Love And War In The World Of The Cephalopod
The fourth annual Cephalopod Week—the celebration of all things tentacled—kicks off today. Digital managing editor Brandon Echter gives us a preview of all of the the videos, online activities, and live events that will happen during the cephaloparty. Brandon also takes us into the lab of two cephalopod researchers: “octopus matchmaker” Richard Ross, who’s breeding the lesser Pacific striped octopus to study the life cycle of the poorly understood species; and Elizabeth Shea, curator of mollusks at the Delaware Museum of Natural History, who’s using math to determine the global population of the elusive giant squid.
Plus, you may know that cephalopods use camouflage, mimicry, and ink squirts to make a slick getaway from predators or to capture prey. But have you heard of the “passing cloud” or the “fish slap”? Octopus researcher Jean Alupay describes these lesser-known octopus behaviors.
Videos courtesy of University of Southern California
Jean Alupay is a Postdoctoral Research Associate at the University of Southern California in Los Angeles, California.
Brandon Echter is Science Friday’s digital managing editor. He loves space, sloths, and cephalopods, and his aesthetic is “cultivated schlub.”
IRA FLATOW: This is Science Friday. I’m Ira Flatow. I know you’ve been waiting all year to wrap your arms around this week. That’s right. It’s the start of cephalopod week. We’ve created eight days of crazy cuttlefish fun and all types of activities to celebrate your favorite cephalopod.
And to kick it off, we have two new videos. You’ve heard the saying, “all’s fair in love and war?” Well, that’s also true in the world of the cephalopods. Our digital managing editor, Brandon Echter, is here to tell us about these epic battles going on in the ocean. Hi, Brandon.
BRANDON ECHTER: Hey, Ira. How you doing?
IRA FLATOW: I’m excited.
BRANDON ECHTER: Oh, yeah. No, I’m super excited too. So Ira, just to kind of start things off–
IRA FLATOW: Yeah.
BRANDON ECHTER: You’ve been to the American Museum of Natural History, right? You’ve seen the big diorama of the sperm whale fighting the giant squid. How many times a year do you think that happens?
IRA FLATOW: Now, I would guess about half a dozen, half a dozen times.
BRANDON ECHTER: Mmm. If we’re playing by Price is Right rules, you would be doing OK. But let’s say, how would you feel if I told you that battle could have been happening up to or even more than 4.3 million times a year?
IRA FLATOW: 4.3 million?
BRANDON ECHTER: Yeah, 4.3 million. So Luke Groskin, our video producer, actually went down to the Delaware Museum of Natural History to talk to the curator of mollusks, Liz Shea, and to solve this like math problem, because we know that like sperm whale eat giant squid. We know that giant squid are out there in the world.
But we see them so rarely. In fact, I think there are only two videos of living giant squid out in the wild that we actually have. But we do know that sperm what eat them, because their beaks show up in stomachs.
So basically, she and some colleagues at the Smithsonian worked together to kind of figure out– do some math and figure out how many times a year this battle starts. So say there are about 360,000 sperm whale left in the wild.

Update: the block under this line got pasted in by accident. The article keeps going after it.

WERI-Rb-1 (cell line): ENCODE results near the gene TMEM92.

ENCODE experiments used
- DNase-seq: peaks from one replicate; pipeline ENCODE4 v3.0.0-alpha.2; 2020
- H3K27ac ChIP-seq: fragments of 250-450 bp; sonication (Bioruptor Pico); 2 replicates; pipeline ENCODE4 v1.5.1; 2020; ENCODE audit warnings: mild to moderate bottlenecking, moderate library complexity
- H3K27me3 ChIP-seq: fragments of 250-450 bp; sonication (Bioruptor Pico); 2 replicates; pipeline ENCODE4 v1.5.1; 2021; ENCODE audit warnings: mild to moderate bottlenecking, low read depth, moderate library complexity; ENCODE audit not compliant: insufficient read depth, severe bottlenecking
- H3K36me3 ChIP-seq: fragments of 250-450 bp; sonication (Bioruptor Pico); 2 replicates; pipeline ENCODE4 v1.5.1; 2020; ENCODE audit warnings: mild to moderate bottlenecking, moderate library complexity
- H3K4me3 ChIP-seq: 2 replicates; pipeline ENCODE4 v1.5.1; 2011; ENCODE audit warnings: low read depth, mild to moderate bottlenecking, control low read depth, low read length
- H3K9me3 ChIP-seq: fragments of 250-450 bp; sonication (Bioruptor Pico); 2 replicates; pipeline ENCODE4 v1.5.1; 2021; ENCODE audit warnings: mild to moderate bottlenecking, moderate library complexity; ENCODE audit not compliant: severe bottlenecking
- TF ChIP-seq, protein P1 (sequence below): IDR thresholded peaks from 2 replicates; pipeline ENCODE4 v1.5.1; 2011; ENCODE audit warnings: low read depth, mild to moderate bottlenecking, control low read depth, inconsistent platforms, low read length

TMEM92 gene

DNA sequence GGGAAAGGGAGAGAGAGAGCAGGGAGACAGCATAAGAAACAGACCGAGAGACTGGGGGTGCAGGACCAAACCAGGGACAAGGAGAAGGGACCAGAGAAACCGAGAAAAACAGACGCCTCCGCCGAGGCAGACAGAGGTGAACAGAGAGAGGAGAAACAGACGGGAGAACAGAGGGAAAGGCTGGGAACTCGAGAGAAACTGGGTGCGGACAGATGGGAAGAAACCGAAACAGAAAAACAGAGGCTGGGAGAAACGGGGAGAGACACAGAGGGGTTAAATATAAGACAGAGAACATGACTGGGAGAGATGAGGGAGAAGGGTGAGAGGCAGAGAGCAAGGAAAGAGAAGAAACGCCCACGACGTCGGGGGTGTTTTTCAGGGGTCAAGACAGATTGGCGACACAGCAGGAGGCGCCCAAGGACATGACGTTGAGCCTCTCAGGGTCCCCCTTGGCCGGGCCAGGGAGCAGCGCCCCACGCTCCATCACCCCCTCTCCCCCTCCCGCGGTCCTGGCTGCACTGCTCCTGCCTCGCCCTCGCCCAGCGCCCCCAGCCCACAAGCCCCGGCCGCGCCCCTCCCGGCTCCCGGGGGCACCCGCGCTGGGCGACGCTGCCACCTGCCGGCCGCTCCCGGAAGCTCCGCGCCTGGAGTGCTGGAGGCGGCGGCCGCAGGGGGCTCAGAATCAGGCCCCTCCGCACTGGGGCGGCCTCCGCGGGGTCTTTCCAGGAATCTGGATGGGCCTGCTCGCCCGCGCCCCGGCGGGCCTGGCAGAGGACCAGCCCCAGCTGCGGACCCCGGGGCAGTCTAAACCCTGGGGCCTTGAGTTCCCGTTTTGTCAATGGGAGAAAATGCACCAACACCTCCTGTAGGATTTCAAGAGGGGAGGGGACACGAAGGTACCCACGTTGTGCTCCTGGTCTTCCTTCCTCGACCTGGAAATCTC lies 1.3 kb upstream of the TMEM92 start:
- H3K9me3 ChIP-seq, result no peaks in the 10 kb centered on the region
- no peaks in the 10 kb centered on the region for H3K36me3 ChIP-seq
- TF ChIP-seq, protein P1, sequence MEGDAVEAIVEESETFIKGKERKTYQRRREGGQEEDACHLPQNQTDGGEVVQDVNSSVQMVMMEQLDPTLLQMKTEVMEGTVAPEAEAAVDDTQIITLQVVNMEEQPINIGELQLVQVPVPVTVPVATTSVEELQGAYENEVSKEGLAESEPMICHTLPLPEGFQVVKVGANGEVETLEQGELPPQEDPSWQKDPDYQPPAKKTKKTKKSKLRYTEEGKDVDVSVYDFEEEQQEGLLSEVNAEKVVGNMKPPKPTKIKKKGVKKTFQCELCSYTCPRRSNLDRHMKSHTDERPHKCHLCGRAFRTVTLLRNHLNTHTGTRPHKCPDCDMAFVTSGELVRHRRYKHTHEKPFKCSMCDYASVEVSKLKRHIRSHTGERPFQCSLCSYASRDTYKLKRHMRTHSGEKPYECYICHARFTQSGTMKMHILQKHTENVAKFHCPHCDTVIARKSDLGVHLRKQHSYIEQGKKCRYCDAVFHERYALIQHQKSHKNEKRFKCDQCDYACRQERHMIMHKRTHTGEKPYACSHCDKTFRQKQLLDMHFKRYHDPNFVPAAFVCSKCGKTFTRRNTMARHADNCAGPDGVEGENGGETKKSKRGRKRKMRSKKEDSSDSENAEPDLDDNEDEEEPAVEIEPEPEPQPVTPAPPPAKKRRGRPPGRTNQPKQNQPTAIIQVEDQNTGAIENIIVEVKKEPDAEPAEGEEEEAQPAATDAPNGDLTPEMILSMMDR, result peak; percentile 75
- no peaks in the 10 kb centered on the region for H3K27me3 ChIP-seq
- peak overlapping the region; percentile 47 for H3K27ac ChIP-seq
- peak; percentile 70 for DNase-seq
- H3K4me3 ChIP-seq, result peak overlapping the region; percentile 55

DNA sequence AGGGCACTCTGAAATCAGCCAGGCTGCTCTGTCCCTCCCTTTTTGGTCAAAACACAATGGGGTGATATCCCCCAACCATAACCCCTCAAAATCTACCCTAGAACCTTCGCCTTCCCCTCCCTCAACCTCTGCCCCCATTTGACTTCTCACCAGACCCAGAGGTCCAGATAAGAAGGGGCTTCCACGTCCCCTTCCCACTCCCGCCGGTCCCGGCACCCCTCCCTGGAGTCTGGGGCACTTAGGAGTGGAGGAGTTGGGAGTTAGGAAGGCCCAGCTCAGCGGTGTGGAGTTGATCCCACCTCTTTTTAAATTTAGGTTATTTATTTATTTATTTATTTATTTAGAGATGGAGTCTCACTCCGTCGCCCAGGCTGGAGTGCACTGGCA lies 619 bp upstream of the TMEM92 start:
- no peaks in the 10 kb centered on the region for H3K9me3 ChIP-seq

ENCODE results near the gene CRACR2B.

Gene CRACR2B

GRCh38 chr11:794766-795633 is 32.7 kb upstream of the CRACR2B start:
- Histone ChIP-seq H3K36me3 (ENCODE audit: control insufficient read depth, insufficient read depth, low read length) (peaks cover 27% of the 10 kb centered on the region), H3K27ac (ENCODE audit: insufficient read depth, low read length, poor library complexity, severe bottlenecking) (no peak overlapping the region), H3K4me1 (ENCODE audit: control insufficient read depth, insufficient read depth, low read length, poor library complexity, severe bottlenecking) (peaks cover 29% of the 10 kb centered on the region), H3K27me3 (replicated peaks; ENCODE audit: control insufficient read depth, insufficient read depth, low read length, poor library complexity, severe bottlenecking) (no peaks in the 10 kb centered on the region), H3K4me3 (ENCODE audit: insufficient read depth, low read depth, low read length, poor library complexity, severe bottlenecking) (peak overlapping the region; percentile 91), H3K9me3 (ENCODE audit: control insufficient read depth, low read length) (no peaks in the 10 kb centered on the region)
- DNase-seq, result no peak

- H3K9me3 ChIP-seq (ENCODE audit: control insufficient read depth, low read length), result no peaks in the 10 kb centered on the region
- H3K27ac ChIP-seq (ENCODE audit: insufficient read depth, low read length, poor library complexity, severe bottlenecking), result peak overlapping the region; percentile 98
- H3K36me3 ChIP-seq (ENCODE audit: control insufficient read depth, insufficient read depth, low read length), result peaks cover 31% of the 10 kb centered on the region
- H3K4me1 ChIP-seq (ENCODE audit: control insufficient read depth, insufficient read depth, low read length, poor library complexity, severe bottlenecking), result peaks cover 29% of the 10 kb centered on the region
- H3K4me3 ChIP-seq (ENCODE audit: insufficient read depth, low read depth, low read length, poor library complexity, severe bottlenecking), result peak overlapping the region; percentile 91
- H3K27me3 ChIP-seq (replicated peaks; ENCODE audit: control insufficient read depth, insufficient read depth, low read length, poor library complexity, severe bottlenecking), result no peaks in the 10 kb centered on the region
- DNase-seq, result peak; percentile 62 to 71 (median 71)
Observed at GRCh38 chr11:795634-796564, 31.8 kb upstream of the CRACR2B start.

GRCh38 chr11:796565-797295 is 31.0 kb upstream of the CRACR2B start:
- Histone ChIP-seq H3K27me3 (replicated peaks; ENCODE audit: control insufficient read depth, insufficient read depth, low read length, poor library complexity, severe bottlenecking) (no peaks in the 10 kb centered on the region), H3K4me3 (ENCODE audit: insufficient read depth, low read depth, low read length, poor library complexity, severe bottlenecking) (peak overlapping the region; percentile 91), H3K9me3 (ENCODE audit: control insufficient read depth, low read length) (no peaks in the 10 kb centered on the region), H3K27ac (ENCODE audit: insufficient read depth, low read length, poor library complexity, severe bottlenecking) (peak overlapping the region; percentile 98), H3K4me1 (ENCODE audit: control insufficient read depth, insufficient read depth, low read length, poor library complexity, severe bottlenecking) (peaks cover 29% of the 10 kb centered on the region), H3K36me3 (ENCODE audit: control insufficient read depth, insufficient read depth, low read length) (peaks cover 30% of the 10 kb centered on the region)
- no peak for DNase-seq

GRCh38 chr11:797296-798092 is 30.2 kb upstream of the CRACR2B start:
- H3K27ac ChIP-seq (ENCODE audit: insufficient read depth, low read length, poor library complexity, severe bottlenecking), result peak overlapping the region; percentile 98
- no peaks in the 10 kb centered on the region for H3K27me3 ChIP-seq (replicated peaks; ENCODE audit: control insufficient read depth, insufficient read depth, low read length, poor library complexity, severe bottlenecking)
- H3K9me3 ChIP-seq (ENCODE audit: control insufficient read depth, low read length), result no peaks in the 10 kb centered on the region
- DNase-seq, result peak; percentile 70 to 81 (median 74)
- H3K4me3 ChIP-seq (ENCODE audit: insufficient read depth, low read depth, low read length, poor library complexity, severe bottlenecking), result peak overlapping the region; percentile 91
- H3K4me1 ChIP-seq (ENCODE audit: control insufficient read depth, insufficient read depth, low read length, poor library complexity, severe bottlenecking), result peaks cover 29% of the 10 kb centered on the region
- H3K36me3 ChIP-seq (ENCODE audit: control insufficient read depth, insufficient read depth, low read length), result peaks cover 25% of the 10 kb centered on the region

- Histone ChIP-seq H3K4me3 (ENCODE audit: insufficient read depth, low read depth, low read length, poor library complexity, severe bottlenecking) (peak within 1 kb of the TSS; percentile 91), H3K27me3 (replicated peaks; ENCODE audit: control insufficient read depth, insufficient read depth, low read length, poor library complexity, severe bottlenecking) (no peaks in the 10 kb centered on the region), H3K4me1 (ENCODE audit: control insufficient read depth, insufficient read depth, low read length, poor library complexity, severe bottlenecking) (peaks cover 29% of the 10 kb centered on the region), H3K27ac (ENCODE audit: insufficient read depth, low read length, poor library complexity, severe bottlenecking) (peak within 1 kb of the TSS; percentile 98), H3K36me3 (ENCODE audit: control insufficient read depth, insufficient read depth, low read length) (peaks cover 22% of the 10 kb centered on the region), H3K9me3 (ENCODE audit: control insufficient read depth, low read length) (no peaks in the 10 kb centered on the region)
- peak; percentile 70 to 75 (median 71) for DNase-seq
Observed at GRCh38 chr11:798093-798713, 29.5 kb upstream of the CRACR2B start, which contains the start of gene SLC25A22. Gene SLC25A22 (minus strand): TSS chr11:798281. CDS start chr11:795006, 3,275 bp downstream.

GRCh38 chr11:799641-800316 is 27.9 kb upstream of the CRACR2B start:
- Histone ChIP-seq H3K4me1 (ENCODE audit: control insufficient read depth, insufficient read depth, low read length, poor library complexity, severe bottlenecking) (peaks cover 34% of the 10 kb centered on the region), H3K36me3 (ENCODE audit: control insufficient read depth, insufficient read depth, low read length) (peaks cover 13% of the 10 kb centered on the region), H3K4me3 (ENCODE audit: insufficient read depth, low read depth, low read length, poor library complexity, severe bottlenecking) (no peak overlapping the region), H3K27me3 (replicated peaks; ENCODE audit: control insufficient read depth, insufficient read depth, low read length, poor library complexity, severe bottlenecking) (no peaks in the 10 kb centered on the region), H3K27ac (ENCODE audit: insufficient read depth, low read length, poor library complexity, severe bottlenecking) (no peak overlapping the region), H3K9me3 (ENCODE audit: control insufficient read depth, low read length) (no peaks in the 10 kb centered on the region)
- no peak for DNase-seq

IRA FLATOW: OK.
BRANDON ECHTER: And let’s just estimate that they eat one giant squid a month.
IRA FLATOW: All right.
BRANDON ECHTER: And then let’s say that’s 12 times a year, so that brings you to that 4.3 million, which is a crazy number.
IRA FLATOW: Wow. That’s a crazy number.
BRANDON ECHTER: There’s a lot of ifs around that number. We don’t know exactly how much giant squid sperm whale actually eat. It could be a lot less than that. But it could also be a lot more than that.
So if they eat at one once a week, it could even bring it up to 130 million battles happening every time. And the population’s going to be even more enormous.
IRA FLATOW: Oh, that is crazy. Now, you have a couple of video clips you want to tell us about.
BRANDON ECHTER: Yeah. So we also did a video with this guy Richard Ross. He handles the reef tank at the Steinhart Aquarium out in San Francisco. But he has a really interesting side gig. So we have a clip of him describing how he ID’s octopuses.
RICHARD ROSS: On the ends of their arms, the female has just suckers. But the male has this little kind of fuzzy papillae. And once you’re able to spot the difference, they’re actually very easy to sex, which makes your life as a cephalopod escort service, I guess– it makes it very easy.
IRA FLATOW: Wow.
BRANDON ECHTER: Yeah.
IRA FLATOW: IDing a cephalopod.
BRANDON ECHTER: Yeah. A cephalopod, an octopus escort service. That’s right. We were–
IRA FLATOW: He’s playing Cupid?
BRANDON ECHTER: Yeah. Well, we came up with a couple of fun names. We were like OctoCupid, Plenty o’ Cuttlefish, Tentacler. You know, it’s all a bunch of– so basically, he has this whole home lab, where he breeds a lot of reef animals, including this one species of octopus that’s pretty rarely seen, called the Lesser Pacific Striped Octopus, which is only found in this one stretch of the Central American coast that we know of.
And we’ve never seen a full lifecycle of this species before, so he has been breeding them and he’s going to keep some in captivity. He has a couple of baby octopuses right now. They’re beautiful. They’re like the cutest things on the face of the earth, Ira.
And we’re going to see what their actual lifecycle looks like. So we’ll find out in 2018. So everyone should check out the videos at sciencefriday.com/cephalopodweek, learn more about the research, because there’s so much more interesting stuff there.
IRA FLATOW: Great. Great videos. Cephalopods, as we know, are masters of trickery. They can use their camouflage to hide right in plain sight, or they can squirt a cloud of ink to make a quick getaway. But you know, that’s just the tip of the iceberg.
Have you heard of passing cloud, the passing cloud? I hadn’t heard about this before. What about the fish slap? Hmm.